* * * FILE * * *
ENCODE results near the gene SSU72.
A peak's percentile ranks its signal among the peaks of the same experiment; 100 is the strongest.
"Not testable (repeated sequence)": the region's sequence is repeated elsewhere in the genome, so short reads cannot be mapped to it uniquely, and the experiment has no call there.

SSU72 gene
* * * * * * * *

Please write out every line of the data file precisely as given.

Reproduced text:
ENCODE results near the gene SSU72.
A peak's percentile ranks its signal among the peaks of the same experiment; 100 is the strongest.
"Not testable (repeated sequence)": the region's sequence is repeated elsewhere in the genome, so short reads cannot be mapped to it uniquely, and the experiment has no call there.

SSU72 gene